skip to main content
OSTI.GOV title logo U.S. Department of Energy
Office of Scientific and Technical Information

Title: The EPSA Project Finance Mapping Tool

Abstract

The Energy Policy and Systems Analysis Office of DOE has requested a tool to compare the impact of various Federal policies on the financial viability of generation resources across the country. Policy options could include production tax credits, investment tax credits, solar renewable energy credits, tax abatement, accelerated depreciation, tax-free loans, and others. The tool would model the finances of projects in all fifty states, and possibly other geographic units like utility service territories and RTO/ISO territories. The tool would consider the facility s cost, financing, production, and revenues under different capital and market structures to determine things like levelized cost of energy, return on equity, and cost impacts on others (e.g., load-serving entities, society.) The tool would compare the cost and value of the facility to the local regional alternatives to determine how and where policy levers may provide sufficient incremental value to motivate investment. The results will be displayed through a purpose-built visualization that maps geographic variations and shows associated figures and tables.

Authors:
 [1];  [1]
  1. Oak Ridge National Lab. (ORNL), Oak Ridge, TN (United States)
Publication Date:
Research Org.:
Oak Ridge National Lab. (ORNL), Oak Ridge, TN (United States)
Sponsoring Org.:
USDOE
OSTI Identifier:
1265841
Report Number(s):
ORNL/TM-2015/638
EP0100000; PIPE211
DOE Contract Number:
AC05-00OR22725
Resource Type:
Technical Report
Country of Publication:
United States
Language:
English
Subject:
29 ENERGY PLANNING, POLICY, AND ECONOMY; electric renewable finance tax

Citation Formats

Hadley, Stanton W., and Chinthavali, Supriya. The EPSA Project Finance Mapping Tool. United States: N. p., 2016. Web. doi:10.2172/1265841.
Hadley, Stanton W., & Chinthavali, Supriya. The EPSA Project Finance Mapping Tool. United States. doi:10.2172/1265841.
Hadley, Stanton W., and Chinthavali, Supriya. 2016. "The EPSA Project Finance Mapping Tool". United States. doi:10.2172/1265841. https://www.osti.gov/servlets/purl/1265841.
@article{osti_1265841,
title = {The EPSA Project Finance Mapping Tool},
author = {Hadley, Stanton W. and Chinthavali, Supriya},
abstractNote = {The Energy Policy and Systems Analysis Office of DOE has requested a tool to compare the impact of various Federal policies on the financial viability of generation resources across the country. Policy options could include production tax credits, investment tax credits, solar renewable energy credits, tax abatement, accelerated depreciation, tax-free loans, and others. The tool would model the finances of projects in all fifty states, and possibly other geographic units like utility service territories and RTO/ISO territories. The tool would consider the facility s cost, financing, production, and revenues under different capital and market structures to determine things like levelized cost of energy, return on equity, and cost impacts on others (e.g., load-serving entities, society.) The tool would compare the cost and value of the facility to the local regional alternatives to determine how and where policy levers may provide sufficient incremental value to motivate investment. The results will be displayed through a purpose-built visualization that maps geographic variations and shows associated figures and tables.},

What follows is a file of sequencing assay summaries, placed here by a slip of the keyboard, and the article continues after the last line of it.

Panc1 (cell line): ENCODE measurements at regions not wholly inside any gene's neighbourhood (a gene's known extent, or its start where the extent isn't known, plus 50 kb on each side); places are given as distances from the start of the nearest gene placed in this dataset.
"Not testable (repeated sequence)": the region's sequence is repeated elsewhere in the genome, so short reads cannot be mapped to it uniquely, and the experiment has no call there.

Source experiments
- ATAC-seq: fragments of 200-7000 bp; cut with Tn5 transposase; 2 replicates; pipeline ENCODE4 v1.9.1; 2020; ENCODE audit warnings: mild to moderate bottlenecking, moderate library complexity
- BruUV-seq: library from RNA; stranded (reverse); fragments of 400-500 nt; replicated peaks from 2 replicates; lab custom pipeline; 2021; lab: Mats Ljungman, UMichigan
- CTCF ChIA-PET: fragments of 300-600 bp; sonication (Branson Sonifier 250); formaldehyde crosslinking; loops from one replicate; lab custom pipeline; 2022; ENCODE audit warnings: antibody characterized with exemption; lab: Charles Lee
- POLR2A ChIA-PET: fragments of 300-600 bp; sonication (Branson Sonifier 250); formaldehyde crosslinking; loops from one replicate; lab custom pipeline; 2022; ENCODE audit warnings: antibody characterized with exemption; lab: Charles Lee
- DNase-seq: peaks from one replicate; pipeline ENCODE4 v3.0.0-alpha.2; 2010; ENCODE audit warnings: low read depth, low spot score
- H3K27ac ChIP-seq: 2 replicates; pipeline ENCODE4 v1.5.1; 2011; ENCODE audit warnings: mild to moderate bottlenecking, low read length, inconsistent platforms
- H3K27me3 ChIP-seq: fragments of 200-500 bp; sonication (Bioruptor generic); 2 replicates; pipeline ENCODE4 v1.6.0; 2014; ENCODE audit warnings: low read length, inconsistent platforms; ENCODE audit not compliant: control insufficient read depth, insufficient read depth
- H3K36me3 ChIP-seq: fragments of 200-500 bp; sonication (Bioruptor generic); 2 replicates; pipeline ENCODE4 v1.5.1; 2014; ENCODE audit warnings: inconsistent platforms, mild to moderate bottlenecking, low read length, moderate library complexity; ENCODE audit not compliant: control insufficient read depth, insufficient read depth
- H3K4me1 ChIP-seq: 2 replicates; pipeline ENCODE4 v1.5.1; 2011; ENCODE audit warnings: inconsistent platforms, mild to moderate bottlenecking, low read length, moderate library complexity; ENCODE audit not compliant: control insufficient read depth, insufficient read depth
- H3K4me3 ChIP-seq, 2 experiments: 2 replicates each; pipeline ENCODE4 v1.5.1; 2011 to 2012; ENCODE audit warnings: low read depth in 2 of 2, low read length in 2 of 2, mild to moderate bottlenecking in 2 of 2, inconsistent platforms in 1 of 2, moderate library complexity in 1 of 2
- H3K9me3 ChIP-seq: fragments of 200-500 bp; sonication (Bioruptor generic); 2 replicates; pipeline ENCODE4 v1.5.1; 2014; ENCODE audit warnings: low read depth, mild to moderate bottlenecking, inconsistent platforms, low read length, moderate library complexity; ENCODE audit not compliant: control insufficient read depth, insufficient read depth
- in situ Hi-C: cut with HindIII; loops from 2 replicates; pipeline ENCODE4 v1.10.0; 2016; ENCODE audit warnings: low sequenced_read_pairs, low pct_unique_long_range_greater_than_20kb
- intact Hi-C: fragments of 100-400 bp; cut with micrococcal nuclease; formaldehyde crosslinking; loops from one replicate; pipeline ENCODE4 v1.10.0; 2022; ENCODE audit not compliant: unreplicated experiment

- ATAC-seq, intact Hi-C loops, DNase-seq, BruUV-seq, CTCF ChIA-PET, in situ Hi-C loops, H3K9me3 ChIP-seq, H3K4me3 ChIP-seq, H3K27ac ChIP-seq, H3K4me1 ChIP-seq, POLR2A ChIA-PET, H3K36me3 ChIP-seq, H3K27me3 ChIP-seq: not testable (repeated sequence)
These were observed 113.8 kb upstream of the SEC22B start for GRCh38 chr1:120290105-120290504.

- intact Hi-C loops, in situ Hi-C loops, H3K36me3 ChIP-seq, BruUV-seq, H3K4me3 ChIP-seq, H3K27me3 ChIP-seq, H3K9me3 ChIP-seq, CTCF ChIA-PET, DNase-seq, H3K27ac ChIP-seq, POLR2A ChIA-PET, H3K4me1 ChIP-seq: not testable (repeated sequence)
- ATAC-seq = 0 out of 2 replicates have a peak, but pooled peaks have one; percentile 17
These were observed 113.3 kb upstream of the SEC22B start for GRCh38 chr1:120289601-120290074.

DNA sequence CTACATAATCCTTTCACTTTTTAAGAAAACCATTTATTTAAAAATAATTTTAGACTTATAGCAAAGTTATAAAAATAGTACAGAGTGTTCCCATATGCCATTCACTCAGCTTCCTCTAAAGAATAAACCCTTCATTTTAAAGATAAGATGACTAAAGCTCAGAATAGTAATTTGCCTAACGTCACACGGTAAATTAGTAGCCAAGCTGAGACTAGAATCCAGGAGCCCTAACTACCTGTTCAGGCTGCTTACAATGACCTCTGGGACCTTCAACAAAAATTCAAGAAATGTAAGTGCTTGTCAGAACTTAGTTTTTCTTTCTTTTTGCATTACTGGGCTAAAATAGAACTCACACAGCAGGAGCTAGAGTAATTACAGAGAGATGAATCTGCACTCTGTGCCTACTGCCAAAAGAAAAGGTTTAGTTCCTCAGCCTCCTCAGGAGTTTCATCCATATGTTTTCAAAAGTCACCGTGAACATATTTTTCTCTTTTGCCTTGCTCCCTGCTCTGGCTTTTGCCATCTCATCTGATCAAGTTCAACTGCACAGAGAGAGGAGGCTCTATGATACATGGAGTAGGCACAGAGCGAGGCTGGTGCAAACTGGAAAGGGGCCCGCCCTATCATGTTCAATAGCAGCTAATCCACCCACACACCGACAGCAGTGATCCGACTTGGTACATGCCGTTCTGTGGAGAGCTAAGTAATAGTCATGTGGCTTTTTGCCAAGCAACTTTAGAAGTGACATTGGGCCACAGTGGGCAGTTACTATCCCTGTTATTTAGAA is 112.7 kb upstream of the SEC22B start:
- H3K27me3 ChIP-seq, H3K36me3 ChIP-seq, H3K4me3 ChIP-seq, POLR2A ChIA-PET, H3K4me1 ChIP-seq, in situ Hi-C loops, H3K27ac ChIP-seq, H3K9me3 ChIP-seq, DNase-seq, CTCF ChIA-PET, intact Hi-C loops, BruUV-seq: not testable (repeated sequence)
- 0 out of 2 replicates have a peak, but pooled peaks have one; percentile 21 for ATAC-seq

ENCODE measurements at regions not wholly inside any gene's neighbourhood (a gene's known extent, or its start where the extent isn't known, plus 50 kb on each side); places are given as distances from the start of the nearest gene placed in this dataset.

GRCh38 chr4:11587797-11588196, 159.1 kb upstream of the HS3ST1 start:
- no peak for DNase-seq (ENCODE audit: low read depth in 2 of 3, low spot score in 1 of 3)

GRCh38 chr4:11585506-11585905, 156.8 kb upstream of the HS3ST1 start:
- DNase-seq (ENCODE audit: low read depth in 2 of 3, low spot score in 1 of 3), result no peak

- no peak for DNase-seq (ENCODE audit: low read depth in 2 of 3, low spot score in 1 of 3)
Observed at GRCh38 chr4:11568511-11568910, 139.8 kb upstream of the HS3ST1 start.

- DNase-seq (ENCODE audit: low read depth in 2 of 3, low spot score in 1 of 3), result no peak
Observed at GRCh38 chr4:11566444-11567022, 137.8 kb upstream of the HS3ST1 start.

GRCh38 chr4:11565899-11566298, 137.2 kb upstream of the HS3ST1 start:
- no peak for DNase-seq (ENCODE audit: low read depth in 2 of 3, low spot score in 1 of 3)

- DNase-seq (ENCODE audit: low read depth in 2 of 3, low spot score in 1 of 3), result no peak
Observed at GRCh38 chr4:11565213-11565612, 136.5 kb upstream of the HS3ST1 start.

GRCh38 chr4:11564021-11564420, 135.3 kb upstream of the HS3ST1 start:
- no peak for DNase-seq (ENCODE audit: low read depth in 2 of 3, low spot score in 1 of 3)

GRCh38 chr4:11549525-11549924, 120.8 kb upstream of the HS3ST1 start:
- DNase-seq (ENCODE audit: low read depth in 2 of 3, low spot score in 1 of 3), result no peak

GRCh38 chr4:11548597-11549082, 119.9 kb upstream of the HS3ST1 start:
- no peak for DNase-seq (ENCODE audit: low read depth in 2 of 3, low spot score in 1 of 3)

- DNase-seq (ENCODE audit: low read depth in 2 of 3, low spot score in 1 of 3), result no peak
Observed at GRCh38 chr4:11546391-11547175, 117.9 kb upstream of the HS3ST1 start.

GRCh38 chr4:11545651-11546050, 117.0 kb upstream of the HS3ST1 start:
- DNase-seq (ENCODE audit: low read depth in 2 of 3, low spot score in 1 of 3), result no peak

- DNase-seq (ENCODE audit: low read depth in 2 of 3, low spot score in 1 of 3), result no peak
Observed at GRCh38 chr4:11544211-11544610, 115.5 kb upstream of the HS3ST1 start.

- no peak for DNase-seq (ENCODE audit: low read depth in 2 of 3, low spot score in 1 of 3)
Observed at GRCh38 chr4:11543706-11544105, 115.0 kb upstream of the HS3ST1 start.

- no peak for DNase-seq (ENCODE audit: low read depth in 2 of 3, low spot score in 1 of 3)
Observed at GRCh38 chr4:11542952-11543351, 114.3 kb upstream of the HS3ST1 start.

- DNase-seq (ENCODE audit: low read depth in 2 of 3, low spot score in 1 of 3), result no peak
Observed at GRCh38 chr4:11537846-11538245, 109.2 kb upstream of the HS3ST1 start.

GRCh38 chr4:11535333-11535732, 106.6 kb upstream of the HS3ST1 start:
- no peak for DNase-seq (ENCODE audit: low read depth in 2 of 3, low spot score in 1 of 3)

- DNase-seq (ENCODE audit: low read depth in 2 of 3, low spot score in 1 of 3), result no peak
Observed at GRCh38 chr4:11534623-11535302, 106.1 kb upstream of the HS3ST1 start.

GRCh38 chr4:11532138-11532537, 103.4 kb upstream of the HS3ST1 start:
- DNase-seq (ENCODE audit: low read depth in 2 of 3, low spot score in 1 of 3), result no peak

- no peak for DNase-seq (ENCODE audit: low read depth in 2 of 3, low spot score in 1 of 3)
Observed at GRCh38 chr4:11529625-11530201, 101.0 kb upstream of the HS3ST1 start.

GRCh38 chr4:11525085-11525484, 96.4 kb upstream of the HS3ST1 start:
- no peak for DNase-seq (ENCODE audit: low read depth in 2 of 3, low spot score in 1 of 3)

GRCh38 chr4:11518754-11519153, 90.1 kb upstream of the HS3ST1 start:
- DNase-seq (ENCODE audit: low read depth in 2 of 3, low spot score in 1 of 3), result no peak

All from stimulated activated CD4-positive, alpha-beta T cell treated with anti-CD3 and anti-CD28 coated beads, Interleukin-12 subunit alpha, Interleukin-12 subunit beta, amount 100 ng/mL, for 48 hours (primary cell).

doi = {10.2172/1265841},
journal = {},
number = ,
volume = ,
place = {United States},
year = 2016,
month = 7
}

Technical Report:

Save / Share:
  • This document identifies a plan for developing, assembling, and testing a data acquisition system for a 6-inch schedule 40 riser mapping profiler. This plan includes testing and qualifying and integrated system (data acquisition system, riser mapping profiler, and hoist positioner) for plant use. The integrated system supports project W-151 construction activities and will measure diameter, ovality, and vertical alignment of 6-inch risers. Dimensional data will be received by the data acquisition system and stored for later transfer to a portable computer.
  • Institutional buildings present a unique opportunity and challenge for energy efficiency programs. The barriers to conservation in these public buildings often include cumbersome purchasing and decision-making processes, centralized energy payment procedures, and, most importantly, chronic shortages of upfront funds for capital improvement projects. In 1988, representatives from several South Carolina state government agencies completed work on a project funded under a demonstration grant from the United States Department of Energy. The purpose of South Carolina's Tier 1 Demonstration Project was to encourage the development of non-traditional financing opportunities for energy conservation projects in public buildings. The primary vehicle to achievemore » this purpose was the design of a framework for a South Carolina Energy Management Authority, which would directly finance energy conservation retrofits in public buildings and other facilities, with repayment being made from energy cost savings. The project also includes technical assistance to private and public institutions interested in obtaining private third-party financing and entering into performance contracting agreements.« less